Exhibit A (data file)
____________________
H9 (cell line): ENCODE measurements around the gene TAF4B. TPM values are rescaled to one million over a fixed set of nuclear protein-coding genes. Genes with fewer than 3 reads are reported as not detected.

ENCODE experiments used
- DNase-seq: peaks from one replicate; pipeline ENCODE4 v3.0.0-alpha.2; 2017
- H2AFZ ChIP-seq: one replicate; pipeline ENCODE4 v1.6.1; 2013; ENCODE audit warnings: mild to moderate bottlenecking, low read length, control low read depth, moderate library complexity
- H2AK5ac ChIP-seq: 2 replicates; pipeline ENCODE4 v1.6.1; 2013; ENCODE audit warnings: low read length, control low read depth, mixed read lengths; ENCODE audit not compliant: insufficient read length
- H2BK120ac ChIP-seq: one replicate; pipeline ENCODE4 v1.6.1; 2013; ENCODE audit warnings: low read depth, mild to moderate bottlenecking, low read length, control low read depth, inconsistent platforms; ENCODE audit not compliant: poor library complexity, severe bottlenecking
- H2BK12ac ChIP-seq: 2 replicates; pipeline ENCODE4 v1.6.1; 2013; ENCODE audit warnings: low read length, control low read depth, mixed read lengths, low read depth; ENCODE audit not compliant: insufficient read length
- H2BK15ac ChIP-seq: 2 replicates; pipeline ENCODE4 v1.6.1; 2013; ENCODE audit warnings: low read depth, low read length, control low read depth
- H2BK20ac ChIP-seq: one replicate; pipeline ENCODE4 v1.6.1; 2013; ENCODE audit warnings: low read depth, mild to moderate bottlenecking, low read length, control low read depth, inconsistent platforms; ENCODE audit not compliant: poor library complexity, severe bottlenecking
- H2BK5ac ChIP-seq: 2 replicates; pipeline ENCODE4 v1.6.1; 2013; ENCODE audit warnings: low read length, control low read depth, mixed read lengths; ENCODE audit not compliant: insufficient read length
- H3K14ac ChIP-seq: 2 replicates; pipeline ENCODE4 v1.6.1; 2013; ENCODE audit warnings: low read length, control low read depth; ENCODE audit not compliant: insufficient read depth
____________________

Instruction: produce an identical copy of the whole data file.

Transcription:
H9 (cell line): ENCODE measurements around the gene TAF4B. TPM values are rescaled to one million over a fixed set of nuclear protein-coding genes. Genes with fewer than 3 reads are reported as not detected.

ENCODE experiments used
- DNase-seq: peaks from one replicate; pipeline ENCODE4 v3.0.0-alpha.2; 2017
- H2AFZ ChIP-seq: one replicate; pipeline ENCODE4 v1.6.1; 2013; ENCODE audit warnings: mild to moderate bottlenecking, low read length, control low read depth, moderate library complexity
- H2AK5ac ChIP-seq: 2 replicates; pipeline ENCODE4 v1.6.1; 2013; ENCODE audit warnings: low read length, control low read depth, mixed read lengths; ENCODE audit not compliant: insufficient read length
- H2BK120ac ChIP-seq: one replicate; pipeline ENCODE4 v1.6.1; 2013; ENCODE audit warnings: low read depth, mild to moderate bottlenecking, low read length, control low read depth, inconsistent platforms; ENCODE audit not compliant: poor library complexity, severe bottlenecking
- H2BK12ac ChIP-seq: 2 replicates; pipeline ENCODE4 v1.6.1; 2013; ENCODE audit warnings: low read length, control low read depth, mixed read lengths, low read depth; ENCODE audit not compliant: insufficient read length
- H2BK15ac ChIP-seq: 2 replicates; pipeline ENCODE4 v1.6.1; 2013; ENCODE audit warnings: low read depth, low read length, control low read depth
- H2BK20ac ChIP-seq: one replicate; pipeline ENCODE4 v1.6.1; 2013; ENCODE audit warnings: low read depth, mild to moderate bottlenecking, low read length, control low read depth, inconsistent platforms; ENCODE audit not compliant: poor library complexity, severe bottlenecking
- H2BK5ac ChIP-seq: 2 replicates; pipeline ENCODE4 v1.6.1; 2013; ENCODE audit warnings: low read length, control low read depth, mixed read lengths; ENCODE audit not compliant: insufficient read length
- H3K14ac ChIP-seq: 2 replicates; pipeline ENCODE4 v1.6.1; 2013; ENCODE audit warnings: low read length, control low read depth; ENCODE audit not compliant: insufficient read depth